The optimization problem is highly intractable in general, due to the constraint. However when \(p=1\), Kantorovich-Rubinstein duality holds:

\[\begin{equation} W_1(P_X, P_G) = \underset{f \in \text{\{1-Lipschitz\}}}{\text{sup}} \mathbb{E}_{x\sim P_X}[f(x)] - \mathbb{E}_{y\sim P_Y}[f(y)] \end{equation}\]

The family of divergences from \(f\)-divergence only consider the relative probability (the ratio between two probability density functions) and do not measure the closeness of the underlying outcomes. With disjoint support or overlapping support but intersections that yield zero measure, the divergence between a target distribution and a \(\theta\)-parameterized distribution might not be continuous with respect to \(\theta\). Wasserstein distance on the other hand does take into account the underlying topology of the outcomes and is continuous and differentiable almost everywhere with respect to \(\theta\) and thus almost always provide useful gradient for optimization.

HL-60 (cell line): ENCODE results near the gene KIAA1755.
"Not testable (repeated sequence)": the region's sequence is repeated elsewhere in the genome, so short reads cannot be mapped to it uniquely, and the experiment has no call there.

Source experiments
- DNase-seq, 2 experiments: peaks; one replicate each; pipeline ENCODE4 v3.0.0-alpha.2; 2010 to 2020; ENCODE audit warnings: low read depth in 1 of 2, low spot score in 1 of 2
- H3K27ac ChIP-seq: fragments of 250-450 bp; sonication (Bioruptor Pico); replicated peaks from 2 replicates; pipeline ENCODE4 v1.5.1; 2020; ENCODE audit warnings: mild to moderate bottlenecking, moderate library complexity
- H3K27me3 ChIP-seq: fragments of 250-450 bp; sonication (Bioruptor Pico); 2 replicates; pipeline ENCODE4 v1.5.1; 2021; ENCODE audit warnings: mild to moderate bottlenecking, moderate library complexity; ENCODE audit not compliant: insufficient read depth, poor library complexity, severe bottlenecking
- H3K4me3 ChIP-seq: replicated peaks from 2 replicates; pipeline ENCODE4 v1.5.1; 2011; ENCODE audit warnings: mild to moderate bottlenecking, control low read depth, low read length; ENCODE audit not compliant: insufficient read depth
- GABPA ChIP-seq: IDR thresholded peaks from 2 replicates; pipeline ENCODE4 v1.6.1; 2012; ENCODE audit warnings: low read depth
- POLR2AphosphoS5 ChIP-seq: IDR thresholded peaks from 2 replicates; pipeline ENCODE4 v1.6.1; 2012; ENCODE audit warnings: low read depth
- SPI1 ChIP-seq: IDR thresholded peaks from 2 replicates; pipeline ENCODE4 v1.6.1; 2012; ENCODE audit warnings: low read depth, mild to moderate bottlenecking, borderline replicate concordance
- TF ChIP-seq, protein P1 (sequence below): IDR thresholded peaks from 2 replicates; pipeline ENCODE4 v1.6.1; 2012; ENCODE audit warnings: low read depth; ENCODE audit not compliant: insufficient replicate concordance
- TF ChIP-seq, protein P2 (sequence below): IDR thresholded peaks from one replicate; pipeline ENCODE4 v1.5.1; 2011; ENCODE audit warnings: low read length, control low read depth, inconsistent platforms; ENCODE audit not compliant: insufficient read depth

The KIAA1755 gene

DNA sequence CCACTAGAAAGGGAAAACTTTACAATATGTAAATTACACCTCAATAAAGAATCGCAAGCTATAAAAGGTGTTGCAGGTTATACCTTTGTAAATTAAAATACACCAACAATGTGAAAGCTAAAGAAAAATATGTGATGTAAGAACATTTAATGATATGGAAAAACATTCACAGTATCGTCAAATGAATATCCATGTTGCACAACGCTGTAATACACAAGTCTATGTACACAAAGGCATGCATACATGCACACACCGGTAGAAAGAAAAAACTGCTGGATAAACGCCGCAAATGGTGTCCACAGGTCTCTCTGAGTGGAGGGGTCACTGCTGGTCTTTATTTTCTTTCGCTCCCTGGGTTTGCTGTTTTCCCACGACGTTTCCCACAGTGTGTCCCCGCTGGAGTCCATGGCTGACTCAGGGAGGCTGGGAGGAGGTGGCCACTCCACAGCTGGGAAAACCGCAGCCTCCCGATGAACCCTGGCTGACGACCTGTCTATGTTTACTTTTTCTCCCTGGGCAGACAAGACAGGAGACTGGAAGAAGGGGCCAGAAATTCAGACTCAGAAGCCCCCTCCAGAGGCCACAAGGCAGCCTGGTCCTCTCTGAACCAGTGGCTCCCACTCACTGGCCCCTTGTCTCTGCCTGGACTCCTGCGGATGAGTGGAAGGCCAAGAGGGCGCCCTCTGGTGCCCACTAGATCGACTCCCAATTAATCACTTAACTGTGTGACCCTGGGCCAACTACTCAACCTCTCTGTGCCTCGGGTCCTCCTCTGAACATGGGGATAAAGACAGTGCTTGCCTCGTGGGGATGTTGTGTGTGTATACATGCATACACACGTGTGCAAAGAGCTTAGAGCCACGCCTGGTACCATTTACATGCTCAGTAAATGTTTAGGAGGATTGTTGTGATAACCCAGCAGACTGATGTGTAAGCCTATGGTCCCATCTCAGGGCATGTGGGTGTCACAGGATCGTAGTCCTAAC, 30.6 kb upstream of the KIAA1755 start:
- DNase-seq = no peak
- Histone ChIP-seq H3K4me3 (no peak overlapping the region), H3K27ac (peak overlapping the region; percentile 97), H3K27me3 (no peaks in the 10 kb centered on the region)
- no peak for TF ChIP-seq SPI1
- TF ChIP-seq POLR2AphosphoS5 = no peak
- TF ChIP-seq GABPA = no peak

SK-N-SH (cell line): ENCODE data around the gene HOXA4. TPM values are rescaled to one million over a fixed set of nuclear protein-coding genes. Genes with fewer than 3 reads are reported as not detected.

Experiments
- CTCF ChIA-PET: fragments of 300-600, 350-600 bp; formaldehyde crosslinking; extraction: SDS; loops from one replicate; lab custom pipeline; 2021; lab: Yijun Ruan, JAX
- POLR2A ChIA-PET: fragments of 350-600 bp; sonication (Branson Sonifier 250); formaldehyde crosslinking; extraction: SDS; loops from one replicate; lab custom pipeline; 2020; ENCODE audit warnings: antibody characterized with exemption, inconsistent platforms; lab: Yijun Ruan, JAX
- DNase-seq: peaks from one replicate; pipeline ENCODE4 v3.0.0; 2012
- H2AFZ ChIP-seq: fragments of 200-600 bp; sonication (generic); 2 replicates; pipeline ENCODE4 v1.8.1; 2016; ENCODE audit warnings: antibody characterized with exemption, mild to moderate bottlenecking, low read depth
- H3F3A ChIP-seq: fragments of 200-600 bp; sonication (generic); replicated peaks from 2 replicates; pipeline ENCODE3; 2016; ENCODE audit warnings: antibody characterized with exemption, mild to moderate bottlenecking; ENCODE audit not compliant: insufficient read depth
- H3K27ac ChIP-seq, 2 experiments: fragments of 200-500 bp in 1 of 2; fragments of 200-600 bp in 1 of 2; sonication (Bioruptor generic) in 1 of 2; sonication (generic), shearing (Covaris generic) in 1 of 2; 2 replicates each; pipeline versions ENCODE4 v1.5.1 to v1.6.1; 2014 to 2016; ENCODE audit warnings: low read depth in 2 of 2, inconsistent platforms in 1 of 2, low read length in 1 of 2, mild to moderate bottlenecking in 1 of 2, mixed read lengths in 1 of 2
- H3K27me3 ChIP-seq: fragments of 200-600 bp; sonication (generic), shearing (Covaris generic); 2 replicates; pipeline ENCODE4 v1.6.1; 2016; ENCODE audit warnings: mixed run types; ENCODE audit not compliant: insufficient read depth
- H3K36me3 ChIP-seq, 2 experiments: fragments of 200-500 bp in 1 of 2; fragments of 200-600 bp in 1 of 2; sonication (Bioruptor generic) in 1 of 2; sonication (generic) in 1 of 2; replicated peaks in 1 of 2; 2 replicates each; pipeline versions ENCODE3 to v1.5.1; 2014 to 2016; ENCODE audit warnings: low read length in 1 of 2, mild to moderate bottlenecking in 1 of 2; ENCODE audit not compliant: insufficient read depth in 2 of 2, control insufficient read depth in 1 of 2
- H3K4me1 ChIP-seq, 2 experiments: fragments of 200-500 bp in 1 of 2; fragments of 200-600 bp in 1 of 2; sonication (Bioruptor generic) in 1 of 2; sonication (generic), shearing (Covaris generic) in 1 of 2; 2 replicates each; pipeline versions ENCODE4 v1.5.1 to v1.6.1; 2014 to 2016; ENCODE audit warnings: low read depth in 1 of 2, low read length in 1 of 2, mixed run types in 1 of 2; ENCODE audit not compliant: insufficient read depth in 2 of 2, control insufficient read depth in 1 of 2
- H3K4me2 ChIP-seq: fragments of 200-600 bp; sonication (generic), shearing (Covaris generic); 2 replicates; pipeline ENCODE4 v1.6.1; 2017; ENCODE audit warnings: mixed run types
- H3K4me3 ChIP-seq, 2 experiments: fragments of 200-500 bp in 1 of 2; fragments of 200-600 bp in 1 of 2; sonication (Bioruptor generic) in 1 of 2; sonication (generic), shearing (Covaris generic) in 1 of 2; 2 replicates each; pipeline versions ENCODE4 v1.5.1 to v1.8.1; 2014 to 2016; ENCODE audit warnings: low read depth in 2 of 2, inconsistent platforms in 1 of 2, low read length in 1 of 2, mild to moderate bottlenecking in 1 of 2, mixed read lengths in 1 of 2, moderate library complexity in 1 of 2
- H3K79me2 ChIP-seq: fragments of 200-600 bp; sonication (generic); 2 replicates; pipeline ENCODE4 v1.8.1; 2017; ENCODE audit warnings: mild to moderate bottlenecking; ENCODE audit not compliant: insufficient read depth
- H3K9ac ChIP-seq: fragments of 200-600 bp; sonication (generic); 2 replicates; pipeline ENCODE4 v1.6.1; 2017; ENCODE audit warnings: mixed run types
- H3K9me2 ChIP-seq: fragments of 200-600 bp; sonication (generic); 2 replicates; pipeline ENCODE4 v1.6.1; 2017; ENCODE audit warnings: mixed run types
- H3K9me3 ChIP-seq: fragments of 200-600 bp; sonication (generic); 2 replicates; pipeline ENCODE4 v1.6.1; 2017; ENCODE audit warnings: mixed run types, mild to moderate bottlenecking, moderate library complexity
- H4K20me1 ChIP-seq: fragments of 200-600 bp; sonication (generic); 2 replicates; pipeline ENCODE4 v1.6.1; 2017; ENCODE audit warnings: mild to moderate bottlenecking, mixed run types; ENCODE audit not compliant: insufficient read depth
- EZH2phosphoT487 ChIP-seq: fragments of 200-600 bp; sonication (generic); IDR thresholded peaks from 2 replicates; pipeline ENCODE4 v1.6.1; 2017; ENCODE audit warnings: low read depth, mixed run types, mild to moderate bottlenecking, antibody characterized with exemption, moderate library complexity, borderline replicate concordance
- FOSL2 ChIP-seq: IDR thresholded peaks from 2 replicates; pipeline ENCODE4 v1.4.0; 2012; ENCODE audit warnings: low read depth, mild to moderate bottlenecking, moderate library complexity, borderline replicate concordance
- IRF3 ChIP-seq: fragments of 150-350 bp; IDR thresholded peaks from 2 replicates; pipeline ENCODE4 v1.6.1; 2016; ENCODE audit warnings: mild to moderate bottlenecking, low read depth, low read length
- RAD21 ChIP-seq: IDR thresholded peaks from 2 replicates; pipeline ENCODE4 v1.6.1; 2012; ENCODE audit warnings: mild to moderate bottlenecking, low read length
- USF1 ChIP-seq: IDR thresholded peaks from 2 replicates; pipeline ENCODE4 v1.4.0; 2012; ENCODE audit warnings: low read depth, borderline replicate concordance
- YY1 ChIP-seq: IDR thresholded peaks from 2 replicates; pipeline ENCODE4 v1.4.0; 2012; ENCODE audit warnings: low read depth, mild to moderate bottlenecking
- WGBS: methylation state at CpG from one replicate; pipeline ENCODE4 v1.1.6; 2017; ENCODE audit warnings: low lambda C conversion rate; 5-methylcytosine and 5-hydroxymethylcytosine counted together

Wasserstein GAN (WGAN)

Following the dual form of \(W_1\), we can form a generative-adversarial model for a data distribution \(P_D\) and model \(Q_\theta\) with auxiliary function \(f\) that is 1-Lipschitz continuous.

\[\begin{equation} \hat \theta = \argmin_\theta \underset{f \in \text{\{1-Lipschitz\}}}{\text{sup}} \mathbb{E}_{x\sim P_D}[f(x)] - \mathbb{E}_{x\sim Q_\theta}[f(x)] \end{equation}\]

$$ Practical considerations for WGAN

Todo: Gradient clipping with K-Lipschitz constraint on \(f\); Soft gradient penalty (WGAN-GP)

Wasserstein Auto-encoder (WAE)